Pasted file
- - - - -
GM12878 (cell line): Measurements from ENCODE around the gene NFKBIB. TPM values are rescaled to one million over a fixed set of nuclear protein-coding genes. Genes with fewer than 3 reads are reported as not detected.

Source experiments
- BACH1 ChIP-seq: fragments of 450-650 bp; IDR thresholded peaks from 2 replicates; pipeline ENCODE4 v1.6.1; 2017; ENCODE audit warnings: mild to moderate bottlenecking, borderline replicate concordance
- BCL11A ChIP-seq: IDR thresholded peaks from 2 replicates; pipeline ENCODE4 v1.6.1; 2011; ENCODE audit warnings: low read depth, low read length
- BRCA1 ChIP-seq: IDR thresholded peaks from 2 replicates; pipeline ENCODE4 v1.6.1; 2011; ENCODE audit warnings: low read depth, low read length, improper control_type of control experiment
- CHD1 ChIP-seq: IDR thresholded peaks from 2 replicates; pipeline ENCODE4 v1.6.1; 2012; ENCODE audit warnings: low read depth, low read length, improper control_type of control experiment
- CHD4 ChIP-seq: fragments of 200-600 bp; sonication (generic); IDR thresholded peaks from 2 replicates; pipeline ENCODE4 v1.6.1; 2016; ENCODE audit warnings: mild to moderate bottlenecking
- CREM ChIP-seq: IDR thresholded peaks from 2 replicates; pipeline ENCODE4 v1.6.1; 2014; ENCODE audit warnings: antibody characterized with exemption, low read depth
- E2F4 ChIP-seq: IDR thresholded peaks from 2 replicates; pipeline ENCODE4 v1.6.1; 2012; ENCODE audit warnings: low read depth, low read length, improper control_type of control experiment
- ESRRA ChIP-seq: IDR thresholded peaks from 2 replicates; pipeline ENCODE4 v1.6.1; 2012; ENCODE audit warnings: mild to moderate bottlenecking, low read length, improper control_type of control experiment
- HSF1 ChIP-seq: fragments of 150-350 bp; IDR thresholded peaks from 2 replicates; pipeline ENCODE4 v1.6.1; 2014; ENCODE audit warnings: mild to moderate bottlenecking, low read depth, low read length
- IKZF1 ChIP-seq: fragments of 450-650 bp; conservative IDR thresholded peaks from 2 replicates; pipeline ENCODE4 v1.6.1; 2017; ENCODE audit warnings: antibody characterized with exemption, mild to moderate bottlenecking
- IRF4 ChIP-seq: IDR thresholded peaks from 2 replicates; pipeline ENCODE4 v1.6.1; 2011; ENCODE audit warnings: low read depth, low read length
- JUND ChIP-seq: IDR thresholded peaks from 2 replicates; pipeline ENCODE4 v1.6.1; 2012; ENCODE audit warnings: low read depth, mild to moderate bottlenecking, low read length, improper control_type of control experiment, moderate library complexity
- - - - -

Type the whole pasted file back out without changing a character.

GM12878 (cell line): Measurements from ENCODE around the gene NFKBIB. TPM values are rescaled to one million over a fixed set of nuclear protein-coding genes. Genes with fewer than 3 reads are reported as not detected.

Source experiments
- BACH1 ChIP-seq: fragments of 450-650 bp; IDR thresholded peaks from 2 replicates; pipeline ENCODE4 v1.6.1; 2017; ENCODE audit warnings: mild to moderate bottlenecking, borderline replicate concordance
- BCL11A ChIP-seq: IDR thresholded peaks from 2 replicates; pipeline ENCODE4 v1.6.1; 2011; ENCODE audit warnings: low read depth, low read length
- BRCA1 ChIP-seq: IDR thresholded peaks from 2 replicates; pipeline ENCODE4 v1.6.1; 2011; ENCODE audit warnings: low read depth, low read length, improper control_type of control experiment
- CHD1 ChIP-seq: IDR thresholded peaks from 2 replicates; pipeline ENCODE4 v1.6.1; 2012; ENCODE audit warnings: low read depth, low read length, improper control_type of control experiment
- CHD4 ChIP-seq: fragments of 200-600 bp; sonication (generic); IDR thresholded peaks from 2 replicates; pipeline ENCODE4 v1.6.1; 2016; ENCODE audit warnings: mild to moderate bottlenecking
- CREM ChIP-seq: IDR thresholded peaks from 2 replicates; pipeline ENCODE4 v1.6.1; 2014; ENCODE audit warnings: antibody characterized with exemption, low read depth
- E2F4 ChIP-seq: IDR thresholded peaks from 2 replicates; pipeline ENCODE4 v1.6.1; 2012; ENCODE audit warnings: low read depth, low read length, improper control_type of control experiment
- ESRRA ChIP-seq: IDR thresholded peaks from 2 replicates; pipeline ENCODE4 v1.6.1; 2012; ENCODE audit warnings: mild to moderate bottlenecking, low read length, improper control_type of control experiment
- HSF1 ChIP-seq: fragments of 150-350 bp; IDR thresholded peaks from 2 replicates; pipeline ENCODE4 v1.6.1; 2014; ENCODE audit warnings: mild to moderate bottlenecking, low read depth, low read length
- IKZF1 ChIP-seq: fragments of 450-650 bp; conservative IDR thresholded peaks from 2 replicates; pipeline ENCODE4 v1.6.1; 2017; ENCODE audit warnings: antibody characterized with exemption, mild to moderate bottlenecking
- IRF4 ChIP-seq: IDR thresholded peaks from 2 replicates; pipeline ENCODE4 v1.6.1; 2011; ENCODE audit warnings: low read depth, low read length
- JUND ChIP-seq: IDR thresholded peaks from 2 replicates; pipeline ENCODE4 v1.6.1; 2012; ENCODE audit warnings: low read depth, mild to moderate bottlenecking, low read length, improper control_type of control experiment, moderate library complexity